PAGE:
-The player who scores the touchdown has to kick the XP.
-The XP must be kicked from directly behind the point at which the ball crossed the plane of the goal line on the prior touchdown, as in rugby.

Just imagine if we had always had the (completely awesome) up to 3-point gamble rule, and someone came along and said, "Hey, let's get rid of that and replace it with a 1-point kick from the 2." We'd think that guy was crazy.

The status quo has the power of inertia, so as you consider any idea for a rule change, imagine if football had always been that way and whether or not we'd want to change the game to the way it actually is now.

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41 Responses to “Thoughts on the Extra Point”

  1. Anonymous says:

    How about just making each TD worth 7 pts, period?

  2. Anonymous says:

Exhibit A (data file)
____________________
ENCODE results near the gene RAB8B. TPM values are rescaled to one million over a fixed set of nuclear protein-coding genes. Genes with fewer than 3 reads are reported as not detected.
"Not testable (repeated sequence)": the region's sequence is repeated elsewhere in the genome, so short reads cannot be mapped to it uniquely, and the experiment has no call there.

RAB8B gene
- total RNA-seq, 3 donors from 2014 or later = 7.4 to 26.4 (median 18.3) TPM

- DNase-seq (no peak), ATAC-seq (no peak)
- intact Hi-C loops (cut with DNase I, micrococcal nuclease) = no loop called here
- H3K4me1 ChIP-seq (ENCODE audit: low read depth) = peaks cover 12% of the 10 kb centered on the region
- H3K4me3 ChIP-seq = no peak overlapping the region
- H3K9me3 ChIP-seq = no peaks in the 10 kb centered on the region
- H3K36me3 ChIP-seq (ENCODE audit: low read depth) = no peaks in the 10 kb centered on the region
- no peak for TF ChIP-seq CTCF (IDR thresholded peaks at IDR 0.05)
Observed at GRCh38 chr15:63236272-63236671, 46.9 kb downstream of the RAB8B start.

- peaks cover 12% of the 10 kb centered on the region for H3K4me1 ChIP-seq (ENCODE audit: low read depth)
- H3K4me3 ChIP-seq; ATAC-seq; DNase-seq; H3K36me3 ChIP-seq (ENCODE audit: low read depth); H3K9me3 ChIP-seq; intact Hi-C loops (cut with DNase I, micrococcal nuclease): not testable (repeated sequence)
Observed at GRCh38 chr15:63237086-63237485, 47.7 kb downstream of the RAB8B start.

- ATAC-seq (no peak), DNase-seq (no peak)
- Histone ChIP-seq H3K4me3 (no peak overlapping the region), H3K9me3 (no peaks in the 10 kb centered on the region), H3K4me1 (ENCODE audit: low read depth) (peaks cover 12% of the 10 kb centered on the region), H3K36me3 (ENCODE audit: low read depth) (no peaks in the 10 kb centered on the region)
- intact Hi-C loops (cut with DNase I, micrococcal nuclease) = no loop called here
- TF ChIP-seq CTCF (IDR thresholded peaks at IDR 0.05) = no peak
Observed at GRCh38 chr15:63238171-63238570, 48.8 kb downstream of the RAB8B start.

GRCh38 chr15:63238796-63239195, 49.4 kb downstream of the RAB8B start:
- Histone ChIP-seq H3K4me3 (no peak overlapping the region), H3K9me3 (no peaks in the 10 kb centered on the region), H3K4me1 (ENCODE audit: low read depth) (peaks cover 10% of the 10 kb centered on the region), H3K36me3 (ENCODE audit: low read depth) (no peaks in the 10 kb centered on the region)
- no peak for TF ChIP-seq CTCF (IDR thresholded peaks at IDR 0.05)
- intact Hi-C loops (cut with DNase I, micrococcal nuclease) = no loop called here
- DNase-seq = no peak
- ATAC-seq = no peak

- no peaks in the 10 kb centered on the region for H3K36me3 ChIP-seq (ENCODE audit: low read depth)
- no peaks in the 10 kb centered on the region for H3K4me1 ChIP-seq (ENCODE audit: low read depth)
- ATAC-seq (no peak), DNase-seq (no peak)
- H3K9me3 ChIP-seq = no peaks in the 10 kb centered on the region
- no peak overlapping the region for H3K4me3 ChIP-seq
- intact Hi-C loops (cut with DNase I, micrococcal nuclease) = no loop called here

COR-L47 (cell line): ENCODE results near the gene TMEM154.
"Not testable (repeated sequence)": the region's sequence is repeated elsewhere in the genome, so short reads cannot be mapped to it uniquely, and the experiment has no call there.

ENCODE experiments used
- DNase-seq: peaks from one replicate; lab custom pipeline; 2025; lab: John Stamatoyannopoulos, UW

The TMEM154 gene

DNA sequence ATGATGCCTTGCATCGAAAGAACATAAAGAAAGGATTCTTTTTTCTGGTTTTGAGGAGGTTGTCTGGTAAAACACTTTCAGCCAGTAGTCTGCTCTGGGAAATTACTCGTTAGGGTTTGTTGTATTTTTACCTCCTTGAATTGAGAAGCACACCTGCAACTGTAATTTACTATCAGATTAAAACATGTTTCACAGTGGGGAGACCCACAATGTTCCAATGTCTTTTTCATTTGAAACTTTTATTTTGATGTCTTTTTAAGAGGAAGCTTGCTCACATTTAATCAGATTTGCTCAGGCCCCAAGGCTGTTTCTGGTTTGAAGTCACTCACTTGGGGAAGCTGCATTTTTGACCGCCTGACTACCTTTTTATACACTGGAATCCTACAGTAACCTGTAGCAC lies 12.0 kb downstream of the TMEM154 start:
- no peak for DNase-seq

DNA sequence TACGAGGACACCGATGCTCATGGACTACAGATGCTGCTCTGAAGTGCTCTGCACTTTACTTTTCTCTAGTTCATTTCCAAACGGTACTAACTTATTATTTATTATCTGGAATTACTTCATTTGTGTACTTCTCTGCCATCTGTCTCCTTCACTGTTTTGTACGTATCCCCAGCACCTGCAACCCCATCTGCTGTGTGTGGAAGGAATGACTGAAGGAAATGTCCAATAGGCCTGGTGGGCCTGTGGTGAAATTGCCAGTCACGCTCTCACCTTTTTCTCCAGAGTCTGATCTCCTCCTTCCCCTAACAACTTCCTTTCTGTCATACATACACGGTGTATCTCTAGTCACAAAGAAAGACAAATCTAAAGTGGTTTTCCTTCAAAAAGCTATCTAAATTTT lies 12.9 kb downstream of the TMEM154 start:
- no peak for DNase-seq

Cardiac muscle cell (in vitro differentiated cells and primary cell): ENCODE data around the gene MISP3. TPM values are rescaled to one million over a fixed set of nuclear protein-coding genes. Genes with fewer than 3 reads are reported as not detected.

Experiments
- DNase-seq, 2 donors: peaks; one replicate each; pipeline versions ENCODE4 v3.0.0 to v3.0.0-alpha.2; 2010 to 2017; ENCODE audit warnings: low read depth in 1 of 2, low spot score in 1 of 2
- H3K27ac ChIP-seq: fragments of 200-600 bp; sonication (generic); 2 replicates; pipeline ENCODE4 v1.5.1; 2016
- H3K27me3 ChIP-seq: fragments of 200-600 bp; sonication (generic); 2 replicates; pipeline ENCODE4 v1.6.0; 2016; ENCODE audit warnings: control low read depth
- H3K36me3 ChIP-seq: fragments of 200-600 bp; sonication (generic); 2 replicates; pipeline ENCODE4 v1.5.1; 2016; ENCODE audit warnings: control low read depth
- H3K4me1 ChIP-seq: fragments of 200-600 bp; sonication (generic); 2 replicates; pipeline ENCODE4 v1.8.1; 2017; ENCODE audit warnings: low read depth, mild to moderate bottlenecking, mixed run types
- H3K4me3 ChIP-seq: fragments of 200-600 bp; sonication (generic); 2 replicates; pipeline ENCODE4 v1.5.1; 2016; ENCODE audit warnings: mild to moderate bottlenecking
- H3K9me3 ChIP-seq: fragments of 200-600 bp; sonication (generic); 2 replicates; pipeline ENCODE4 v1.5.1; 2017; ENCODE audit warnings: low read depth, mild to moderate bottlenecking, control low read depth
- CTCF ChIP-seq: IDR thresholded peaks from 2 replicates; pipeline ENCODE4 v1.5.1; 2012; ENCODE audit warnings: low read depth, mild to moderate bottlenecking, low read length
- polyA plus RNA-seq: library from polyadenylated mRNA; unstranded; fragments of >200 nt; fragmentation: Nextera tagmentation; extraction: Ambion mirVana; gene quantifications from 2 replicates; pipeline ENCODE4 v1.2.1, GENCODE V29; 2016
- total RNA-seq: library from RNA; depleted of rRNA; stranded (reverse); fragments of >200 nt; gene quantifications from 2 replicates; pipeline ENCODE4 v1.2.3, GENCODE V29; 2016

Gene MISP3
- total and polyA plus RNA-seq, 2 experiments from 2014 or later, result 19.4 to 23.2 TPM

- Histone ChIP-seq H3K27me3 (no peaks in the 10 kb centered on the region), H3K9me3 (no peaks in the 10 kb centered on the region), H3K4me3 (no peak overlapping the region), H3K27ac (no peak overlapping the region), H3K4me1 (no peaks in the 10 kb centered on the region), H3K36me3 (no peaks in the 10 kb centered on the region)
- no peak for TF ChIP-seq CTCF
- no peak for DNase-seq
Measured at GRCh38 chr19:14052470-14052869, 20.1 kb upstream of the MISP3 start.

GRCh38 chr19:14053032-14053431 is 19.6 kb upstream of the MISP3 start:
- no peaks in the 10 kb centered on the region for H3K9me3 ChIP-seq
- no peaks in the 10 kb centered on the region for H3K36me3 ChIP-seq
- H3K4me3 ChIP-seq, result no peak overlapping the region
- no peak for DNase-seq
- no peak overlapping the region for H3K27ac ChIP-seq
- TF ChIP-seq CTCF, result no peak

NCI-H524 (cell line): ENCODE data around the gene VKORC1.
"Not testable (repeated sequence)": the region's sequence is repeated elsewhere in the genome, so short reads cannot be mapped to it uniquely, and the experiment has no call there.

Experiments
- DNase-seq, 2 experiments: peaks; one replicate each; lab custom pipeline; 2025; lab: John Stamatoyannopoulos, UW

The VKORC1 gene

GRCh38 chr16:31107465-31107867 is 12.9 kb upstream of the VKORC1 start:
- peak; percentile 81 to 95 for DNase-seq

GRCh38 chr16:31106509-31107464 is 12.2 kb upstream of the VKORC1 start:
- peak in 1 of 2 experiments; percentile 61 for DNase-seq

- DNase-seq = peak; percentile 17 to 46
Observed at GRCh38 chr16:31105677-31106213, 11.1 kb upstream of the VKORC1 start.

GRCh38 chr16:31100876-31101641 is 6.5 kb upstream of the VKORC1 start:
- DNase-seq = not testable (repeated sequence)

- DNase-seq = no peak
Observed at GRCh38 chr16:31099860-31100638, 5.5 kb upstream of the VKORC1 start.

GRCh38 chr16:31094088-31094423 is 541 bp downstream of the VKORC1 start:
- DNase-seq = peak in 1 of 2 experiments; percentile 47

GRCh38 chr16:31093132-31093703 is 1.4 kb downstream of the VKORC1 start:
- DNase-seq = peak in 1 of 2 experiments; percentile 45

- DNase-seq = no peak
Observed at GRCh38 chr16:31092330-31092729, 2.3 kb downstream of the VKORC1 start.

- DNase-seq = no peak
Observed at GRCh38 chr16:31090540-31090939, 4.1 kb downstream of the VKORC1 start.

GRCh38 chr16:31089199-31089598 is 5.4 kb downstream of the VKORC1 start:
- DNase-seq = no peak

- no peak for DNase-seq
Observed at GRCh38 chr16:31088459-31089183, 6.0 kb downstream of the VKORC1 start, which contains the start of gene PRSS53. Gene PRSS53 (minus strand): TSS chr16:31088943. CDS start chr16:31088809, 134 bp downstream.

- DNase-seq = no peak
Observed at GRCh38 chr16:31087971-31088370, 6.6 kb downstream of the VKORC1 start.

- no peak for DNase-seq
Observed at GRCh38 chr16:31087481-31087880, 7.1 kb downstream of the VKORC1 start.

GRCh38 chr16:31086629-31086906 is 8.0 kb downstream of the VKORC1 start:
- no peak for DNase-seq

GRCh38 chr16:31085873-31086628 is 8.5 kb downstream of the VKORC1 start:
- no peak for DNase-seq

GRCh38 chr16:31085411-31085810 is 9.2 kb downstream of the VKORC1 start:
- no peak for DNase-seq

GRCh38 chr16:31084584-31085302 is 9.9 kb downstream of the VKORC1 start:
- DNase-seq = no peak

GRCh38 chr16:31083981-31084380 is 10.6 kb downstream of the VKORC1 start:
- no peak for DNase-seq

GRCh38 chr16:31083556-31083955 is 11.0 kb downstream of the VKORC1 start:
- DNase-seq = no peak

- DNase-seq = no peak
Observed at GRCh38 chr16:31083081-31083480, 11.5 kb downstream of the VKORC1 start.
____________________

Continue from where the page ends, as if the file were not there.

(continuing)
While we're at it, I think we should add another set of very narrow uprights inside the existing uprights. If the ball was kicked through the inner uprights, the field goal would be worth 4 points. That adds an additional calculus of risking running an extra play or two to get into better field goal range, rather than just settling for the relatively safe 40-yard field goal, especially if it could allow you to take the lead rather than just tie. Combined with the potential of 9-point touchdowns, we might see some coaches' heads actually explode on the sideline.

  3. Anonymous says:

    Surely just make a TD worth 7 pts? Non of those suggestions for replacements make much sense. They're too much. a 7 pt TD makes most sense, or failing that, just move the XP back 20 yards.

  4. Ben Stuplisberger says:

    Love the idea of the player scoring the TD having the kick the XP. Just imagine this scenario: http://youtu.be/iTu0rgJUnms

  5. X says:

    I would have thought this was obvious. This is the situation we already have except without the extra stoppage in the game: